[48] In real ice streams, the limit of α ≪ 1 does not strictly apply, physically implying that there is a non‒negligible time scale associated with bed relaxation to changes in the basal heat budget. However, a small α limit permits approximation of nullclines of the phase trajectory. These lead to approximations for the critical ice thickness at both stagnation and activation and total binge‒purge period. The general strategy is to first find the critical ice thickness at stagnation, hs, by locating the point at which the active branch of the relaxation oscillator becomes unstable (see Figure S1 in the auxiliary material). We find a second‒order asymptotic approximation on this critical stagnation thickness, hs,

display math(23)

with inline image. This generally agrees with the stagnation thickness given by the ice stream model to within 5%.

[49] During the stagnant phase, the ice sliding velocity is (by definition) zero. This greatly simplifies the reduced model as thickness increases linearly with accumulation and till water content decreases to a minimum at inline image (from equation (11) when ub=0) and then increases until the critical activation water content and ice thickness are reached. For parameter regimes away from the stability boundary in which the duration of stagnation is much greater than the duration of active streaming, we can derive an approximation on the total binge‒purge period

display math(24)

This confirms the analysis of small αthat to first order, period increases with REHF. This approximation agrees with the period given by the ice stream model (Figure 3) to within 10%away from the stability boundary in the weak binge‒purge parameter regime. Ignoring basal cooling during stagnation and neglecting the surge duration in our earlier approximation for hs all contribute to this error. However, without these approximations, closed‒form solutions for the binge‒purge period and critical thicknesses are unattainable.

[50] This directly leads to an approximation for the critical activation thickness, ha,

display math(25)

which agrees with the critical activation thickness given by the ice stream model in the weak‒binge‒purge mode to within 10%.

[51] The details of the derivations above and additional asymptotic analyses of the binge‒purge solutions are included in section S7 of the auxiliary material.

4 Model Limitations and Future Prospects

[52] This study reduces a three‒dimensional thermomechanical ice stream with hydrology to a zero‒dimensional model. Without resolving streamwise variations, we have made the implicit assumption that activation and stagnation occurs simultaneously throughout the domain. In reality, the local effects of hydrology on ice dynamics will propagate at some finite time scale, which may impact if and how meltwater production throughout the ice stream responds to changes in ice stream thickness. Although this may change some of the details of regimes in parameter space (Figures 2 and 3), we expect that the relatively short adjustment time scale of bed relaxation (years) will still produce the modes of behavior explored in Figure 1.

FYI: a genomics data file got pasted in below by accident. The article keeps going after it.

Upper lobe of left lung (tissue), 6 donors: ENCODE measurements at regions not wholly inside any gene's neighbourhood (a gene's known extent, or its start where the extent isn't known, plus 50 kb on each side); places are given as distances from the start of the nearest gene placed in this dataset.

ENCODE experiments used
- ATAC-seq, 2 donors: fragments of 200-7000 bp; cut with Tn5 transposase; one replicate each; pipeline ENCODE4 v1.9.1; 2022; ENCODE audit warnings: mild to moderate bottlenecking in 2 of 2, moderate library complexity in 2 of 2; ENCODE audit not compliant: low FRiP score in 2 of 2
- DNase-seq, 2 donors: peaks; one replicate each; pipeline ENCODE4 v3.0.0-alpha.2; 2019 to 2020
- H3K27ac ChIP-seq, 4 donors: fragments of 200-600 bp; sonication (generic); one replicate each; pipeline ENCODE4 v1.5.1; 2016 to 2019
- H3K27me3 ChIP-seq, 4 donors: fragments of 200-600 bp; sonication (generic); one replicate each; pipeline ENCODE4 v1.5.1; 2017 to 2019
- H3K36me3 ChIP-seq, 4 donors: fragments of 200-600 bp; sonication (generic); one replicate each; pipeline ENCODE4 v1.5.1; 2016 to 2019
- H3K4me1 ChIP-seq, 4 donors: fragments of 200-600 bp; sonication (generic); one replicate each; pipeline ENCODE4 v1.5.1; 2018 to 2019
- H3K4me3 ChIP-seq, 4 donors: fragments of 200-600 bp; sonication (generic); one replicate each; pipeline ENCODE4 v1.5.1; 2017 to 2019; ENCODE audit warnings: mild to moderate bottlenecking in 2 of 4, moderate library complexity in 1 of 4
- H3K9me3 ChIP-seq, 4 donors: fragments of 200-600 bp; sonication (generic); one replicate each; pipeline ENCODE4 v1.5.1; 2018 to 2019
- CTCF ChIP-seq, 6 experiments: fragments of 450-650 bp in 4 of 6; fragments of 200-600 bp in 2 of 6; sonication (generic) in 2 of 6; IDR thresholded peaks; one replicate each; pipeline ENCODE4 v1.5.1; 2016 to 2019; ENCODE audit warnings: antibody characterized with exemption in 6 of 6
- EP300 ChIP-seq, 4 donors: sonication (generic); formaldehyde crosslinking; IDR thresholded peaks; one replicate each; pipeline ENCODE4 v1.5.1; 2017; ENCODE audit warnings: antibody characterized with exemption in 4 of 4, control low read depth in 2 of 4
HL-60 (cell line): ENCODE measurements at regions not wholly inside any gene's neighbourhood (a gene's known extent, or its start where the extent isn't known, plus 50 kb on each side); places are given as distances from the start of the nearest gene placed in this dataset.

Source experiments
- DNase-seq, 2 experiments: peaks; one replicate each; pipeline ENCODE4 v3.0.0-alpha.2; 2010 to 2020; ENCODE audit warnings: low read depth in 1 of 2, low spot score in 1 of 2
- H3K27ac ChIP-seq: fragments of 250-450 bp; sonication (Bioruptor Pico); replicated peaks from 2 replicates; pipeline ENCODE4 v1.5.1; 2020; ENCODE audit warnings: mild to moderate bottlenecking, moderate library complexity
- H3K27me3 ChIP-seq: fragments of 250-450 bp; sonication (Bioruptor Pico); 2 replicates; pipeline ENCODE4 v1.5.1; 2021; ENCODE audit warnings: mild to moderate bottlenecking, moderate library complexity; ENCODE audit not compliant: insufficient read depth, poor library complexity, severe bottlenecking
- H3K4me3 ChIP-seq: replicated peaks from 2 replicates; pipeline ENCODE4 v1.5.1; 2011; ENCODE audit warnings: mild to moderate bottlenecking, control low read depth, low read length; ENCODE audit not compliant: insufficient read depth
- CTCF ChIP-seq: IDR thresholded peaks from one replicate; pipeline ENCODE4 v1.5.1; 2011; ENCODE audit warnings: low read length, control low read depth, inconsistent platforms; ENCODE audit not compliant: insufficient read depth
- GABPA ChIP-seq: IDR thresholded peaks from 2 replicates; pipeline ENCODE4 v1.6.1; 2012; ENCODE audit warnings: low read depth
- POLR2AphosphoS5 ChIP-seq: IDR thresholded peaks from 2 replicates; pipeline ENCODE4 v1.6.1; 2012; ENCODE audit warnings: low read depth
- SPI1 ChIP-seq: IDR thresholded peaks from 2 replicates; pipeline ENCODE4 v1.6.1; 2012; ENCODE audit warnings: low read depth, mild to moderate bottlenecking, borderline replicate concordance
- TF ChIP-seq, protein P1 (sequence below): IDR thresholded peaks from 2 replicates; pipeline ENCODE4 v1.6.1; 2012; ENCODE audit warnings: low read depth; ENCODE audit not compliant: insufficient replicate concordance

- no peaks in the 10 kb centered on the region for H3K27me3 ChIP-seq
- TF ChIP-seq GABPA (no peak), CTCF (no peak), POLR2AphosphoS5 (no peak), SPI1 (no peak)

[53] Similarly, we assumed the vertical temperature profile of the ice stream to be linear in order to simplify the calculation of vertical heat conduction. There are two possible justifications for this: for a stagnant ice stream, a linear temperature gradient could be the result of diffusion‒dominated heat transport. For a rapidly‒moving ice stream depleting previously stagnant ice on a much faster time scale, rapid advection can equally preserve the shape of the vertical temperature distribution, with the same basal and surface temperatures as before, but compressing the temperature gradient as the ice stream thins. A major limitation of our approach in either case is that temperature changes at the ice surface are propagated instantaneously to the bed. Hence, if we change the parameter Ts transiently (as in Figure 4b), we assume that this is instantly felt at the bed. In reality, the diffusion time scale for ice thicknesses of order 103 m can stretch to thousands of years. In addition, field measurements of the vertical temperature profile in ice streams exhibit weak temperature gradients in the upper portion of the ice thickness and much stronger temperature gradients in basal ice [Gow et al., 1968; Engelhardt and Kamb, 1993]. Deviation of the measured temperature profile from a linear approximation is primarily the result of horizontal advection of heat in basal ice [Joughin et al., 2004]. Thus, dynamically calculating a more realistic temperature profile (in the manner of MacAyeal [1993]) would likely result in stronger temperature gradients in basal ice and an enhancement of vertical heat fluxes at the ice‒bed interface. Although this may result in a shift of the parameter regimes, it would not necessarily change the overall structure. Complex interactions between climate forcing on millennial time scales, with similar diffusive time scales and the intrinsic time scale of binge‒purge oscillations may yield interesting behavior with relevance to understanding ice sheet responses to climatic variability.